George Baker, a [Westville] council veteran, knows that people want him on council as a voice against eminent domain, but he also knows that his voice is joining a minority.
"Having served on the council before I know that one person cannot make a whole lot of difference," he admitted, "but the taxpayers do need more representation."
Baker was appointed to council to fill the seat left by Mayor Michael Galbraith.
The representation that some people expect is on the borough's topic to end all topics, eminent domain. Baker, who served on the council in the late 1980's, owns two homes in the borough's redevelopment zone, one for himself and one for his son, that have been threatened by eminent domain.
"I do not have problems with redevelopment, but I (do) have problems with eminent domain," he explained of the Doylestown, Pa-based developer Fieldstone's Big Timber Creek Redevelopment Plan.
"If you could just take eminent domain out of the picture," the redevelopment plan would work, he explained. "There are 14 states that do not allow eminent domain to be used by private business and New Jersey should be 15."
If the developer worked with homeowners to find fair offers for their homes, then the plan would lose its controversy, he explained.
"People don't understand if your grandfather built the house and you lived there and want to pass it on to your kids, then someone shows up and says they want to buy the house," Baker said. "Certainly in a town like Westville it is not impractical to pay fair prices, plus moving expenses, for them to leave their house."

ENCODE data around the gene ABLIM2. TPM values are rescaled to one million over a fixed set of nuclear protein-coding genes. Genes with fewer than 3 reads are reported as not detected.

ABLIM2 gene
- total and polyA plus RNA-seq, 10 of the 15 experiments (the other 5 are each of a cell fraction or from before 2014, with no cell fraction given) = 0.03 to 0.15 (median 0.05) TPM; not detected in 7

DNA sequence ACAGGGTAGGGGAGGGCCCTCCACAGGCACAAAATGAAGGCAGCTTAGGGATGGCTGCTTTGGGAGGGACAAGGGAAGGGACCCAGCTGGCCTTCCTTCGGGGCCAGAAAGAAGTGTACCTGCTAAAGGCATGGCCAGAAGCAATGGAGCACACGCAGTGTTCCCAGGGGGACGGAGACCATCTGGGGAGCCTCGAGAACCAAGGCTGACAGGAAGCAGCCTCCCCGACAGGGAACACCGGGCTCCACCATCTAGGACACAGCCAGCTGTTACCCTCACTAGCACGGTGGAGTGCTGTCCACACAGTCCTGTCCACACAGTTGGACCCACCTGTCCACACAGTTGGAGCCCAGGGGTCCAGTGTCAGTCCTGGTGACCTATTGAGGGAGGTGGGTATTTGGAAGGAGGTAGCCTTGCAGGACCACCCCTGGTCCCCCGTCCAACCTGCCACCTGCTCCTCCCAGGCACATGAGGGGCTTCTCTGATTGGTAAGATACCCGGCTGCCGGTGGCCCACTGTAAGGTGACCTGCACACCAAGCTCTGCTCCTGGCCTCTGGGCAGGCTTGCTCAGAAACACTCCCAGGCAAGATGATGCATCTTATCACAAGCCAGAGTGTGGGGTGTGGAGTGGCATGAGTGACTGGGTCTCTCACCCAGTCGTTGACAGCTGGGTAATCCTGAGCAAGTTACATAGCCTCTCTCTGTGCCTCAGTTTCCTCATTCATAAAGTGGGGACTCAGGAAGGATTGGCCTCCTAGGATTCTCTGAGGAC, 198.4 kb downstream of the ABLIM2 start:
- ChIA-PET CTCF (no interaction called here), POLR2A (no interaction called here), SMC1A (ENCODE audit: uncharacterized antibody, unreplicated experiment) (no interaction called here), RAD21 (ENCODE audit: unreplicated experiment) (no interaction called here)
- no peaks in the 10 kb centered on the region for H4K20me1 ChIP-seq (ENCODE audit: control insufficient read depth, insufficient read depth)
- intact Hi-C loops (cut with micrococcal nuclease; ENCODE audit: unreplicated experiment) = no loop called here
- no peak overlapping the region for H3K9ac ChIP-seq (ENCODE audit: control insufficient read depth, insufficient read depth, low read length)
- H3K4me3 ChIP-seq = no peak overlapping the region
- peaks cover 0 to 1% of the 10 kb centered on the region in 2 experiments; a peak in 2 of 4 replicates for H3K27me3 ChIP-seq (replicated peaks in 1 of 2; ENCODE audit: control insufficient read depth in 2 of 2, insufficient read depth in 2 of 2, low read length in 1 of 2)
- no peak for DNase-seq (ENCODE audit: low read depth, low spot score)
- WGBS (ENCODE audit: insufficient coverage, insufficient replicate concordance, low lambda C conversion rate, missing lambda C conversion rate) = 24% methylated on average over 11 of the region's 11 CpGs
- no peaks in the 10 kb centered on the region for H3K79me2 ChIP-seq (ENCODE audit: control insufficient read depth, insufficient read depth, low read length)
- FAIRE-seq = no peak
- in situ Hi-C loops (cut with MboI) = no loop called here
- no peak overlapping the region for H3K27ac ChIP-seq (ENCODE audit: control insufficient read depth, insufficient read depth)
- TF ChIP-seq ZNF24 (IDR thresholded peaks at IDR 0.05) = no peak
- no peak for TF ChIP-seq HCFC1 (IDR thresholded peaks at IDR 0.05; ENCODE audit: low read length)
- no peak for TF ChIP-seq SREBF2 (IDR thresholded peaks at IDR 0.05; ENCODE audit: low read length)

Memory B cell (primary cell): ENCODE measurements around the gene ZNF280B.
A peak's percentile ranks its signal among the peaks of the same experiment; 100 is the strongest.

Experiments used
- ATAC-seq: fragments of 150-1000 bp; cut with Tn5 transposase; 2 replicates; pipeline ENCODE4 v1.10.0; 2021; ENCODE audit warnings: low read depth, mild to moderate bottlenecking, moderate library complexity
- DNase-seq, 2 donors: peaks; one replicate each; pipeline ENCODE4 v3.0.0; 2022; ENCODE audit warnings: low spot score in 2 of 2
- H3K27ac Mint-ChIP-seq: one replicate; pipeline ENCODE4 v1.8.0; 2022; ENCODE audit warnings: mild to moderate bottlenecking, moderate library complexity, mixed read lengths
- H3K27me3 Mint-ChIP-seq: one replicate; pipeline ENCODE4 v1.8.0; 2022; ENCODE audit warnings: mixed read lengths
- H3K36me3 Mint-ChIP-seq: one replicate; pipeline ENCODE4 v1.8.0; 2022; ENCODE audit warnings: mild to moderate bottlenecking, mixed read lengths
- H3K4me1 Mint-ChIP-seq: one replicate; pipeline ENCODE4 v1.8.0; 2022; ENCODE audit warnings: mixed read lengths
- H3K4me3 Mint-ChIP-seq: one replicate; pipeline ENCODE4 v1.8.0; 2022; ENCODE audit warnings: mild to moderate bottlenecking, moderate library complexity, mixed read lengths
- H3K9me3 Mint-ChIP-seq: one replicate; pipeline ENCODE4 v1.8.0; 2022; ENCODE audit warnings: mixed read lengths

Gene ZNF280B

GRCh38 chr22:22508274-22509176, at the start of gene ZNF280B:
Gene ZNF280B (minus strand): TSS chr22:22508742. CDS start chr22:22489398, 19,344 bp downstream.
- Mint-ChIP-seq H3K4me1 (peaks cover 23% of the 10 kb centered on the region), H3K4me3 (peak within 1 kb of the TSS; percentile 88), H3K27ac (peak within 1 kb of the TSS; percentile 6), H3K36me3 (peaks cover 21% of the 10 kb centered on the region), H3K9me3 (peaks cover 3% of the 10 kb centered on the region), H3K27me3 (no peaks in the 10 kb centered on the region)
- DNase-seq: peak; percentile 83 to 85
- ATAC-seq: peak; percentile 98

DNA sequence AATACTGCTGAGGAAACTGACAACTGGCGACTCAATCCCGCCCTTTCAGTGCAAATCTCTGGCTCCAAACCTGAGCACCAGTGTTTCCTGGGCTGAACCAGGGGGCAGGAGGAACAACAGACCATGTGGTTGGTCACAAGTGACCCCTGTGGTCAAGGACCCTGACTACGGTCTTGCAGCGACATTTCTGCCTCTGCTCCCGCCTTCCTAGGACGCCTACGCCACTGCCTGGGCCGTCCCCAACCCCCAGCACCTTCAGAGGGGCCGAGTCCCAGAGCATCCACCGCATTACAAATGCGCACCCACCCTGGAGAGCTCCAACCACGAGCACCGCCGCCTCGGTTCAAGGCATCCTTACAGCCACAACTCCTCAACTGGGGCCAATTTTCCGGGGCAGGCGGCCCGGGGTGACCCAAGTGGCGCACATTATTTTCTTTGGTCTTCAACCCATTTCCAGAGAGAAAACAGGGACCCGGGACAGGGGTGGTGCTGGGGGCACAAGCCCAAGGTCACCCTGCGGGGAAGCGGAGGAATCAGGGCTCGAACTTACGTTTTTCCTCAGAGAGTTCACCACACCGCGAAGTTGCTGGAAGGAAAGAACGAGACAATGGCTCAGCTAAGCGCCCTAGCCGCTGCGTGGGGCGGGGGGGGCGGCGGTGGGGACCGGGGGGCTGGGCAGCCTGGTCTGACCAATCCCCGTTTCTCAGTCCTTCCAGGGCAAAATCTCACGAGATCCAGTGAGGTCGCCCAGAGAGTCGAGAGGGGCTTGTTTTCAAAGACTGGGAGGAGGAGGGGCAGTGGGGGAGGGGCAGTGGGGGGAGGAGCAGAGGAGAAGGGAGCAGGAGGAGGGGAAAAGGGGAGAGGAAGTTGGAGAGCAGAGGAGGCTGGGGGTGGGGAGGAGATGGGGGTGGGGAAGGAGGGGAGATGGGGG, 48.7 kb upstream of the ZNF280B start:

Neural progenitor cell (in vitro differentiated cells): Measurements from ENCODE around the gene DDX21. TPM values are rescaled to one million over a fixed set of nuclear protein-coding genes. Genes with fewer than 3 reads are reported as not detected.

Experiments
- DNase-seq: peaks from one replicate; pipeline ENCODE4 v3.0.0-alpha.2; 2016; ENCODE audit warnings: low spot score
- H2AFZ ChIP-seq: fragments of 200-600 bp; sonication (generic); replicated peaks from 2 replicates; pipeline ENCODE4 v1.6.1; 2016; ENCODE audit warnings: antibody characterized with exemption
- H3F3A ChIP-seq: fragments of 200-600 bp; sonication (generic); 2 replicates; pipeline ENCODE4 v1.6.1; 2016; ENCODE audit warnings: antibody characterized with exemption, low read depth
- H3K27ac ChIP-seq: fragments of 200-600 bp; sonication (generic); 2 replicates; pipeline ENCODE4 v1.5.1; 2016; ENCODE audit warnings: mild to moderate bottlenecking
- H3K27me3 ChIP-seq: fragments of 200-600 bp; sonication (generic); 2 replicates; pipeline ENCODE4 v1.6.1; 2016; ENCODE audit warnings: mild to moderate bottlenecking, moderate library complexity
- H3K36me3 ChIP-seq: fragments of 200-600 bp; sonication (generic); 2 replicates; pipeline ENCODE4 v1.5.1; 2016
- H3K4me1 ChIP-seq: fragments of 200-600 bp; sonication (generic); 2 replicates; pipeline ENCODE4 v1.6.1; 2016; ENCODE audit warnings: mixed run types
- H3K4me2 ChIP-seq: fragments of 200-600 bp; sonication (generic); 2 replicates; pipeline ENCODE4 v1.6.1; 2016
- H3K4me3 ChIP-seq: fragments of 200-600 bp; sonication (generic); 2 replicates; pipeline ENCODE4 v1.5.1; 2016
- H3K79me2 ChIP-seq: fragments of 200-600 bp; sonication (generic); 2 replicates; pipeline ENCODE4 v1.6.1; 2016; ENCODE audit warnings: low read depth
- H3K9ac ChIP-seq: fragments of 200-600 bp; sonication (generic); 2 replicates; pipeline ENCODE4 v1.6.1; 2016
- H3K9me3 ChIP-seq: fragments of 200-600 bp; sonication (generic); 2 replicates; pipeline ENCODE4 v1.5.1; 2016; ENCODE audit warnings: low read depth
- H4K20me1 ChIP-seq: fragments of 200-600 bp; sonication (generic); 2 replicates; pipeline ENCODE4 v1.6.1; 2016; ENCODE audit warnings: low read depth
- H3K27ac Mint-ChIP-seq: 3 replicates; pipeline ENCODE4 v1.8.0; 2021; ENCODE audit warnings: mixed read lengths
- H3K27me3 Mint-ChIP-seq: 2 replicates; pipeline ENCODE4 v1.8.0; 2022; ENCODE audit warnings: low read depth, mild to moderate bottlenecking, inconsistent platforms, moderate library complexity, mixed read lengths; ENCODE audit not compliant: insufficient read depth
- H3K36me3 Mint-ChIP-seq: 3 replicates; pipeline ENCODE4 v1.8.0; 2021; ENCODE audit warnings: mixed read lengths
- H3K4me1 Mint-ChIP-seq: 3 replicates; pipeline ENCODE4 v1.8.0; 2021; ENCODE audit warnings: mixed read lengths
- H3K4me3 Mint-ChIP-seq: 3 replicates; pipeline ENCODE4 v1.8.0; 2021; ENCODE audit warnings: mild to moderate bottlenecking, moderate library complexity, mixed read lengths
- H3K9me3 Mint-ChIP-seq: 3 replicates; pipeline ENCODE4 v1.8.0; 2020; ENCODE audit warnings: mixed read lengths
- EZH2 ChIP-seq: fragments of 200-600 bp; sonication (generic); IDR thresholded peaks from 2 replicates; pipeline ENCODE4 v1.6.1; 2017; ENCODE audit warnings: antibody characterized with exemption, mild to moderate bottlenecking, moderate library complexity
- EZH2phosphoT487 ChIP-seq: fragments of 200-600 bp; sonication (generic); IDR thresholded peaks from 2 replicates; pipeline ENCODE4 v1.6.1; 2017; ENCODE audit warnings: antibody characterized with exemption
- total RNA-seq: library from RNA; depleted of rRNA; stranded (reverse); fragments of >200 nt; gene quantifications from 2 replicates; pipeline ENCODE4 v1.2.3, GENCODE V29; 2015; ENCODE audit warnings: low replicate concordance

When the developer first entered the borough with plans to turn 27 water-side properties into 253 condominiums they offered homeowners prices that they felt were too low.
Now, four out of six council members admit that they are in favor of using eminent domain to procure the homes, if necessary.
"To take someone's home and leave them out in the street so the taxpayer or the developer, someone else can benefit financially is wrong," Baker said. "The borough has thrown out numbers that they are going to make millions of dollars a year and certainly the developer is going to make a significant amount of money, so why should the person that is losing their property not be able to replace it?"
Yet, Baker's personal interest may take him out of the conversation entirely, explained Mayor Galbraith.
"Someone brought up last night the idea of him being in the redevelopment zone (if he) could even vote on it," Galbraith said. "I don't see how he could, that personally affects (him), it is a pretty direct link, but I could be wrong."
Even if Baker is not allowed to weigh in on the use of eminent domain, there is still a healthy list of other opportunities for him to get his voice in.
"I see myself as standing up for the taxpayer and really I don't see a whole lot of controversy there," he said. "I would say 25 percent of the issues that come up I may be controversial on. A lot of things local government votes on are really state mandated and our hands are tied."
Gloucester County NJ Times: http://www.nj.com/news/gloucester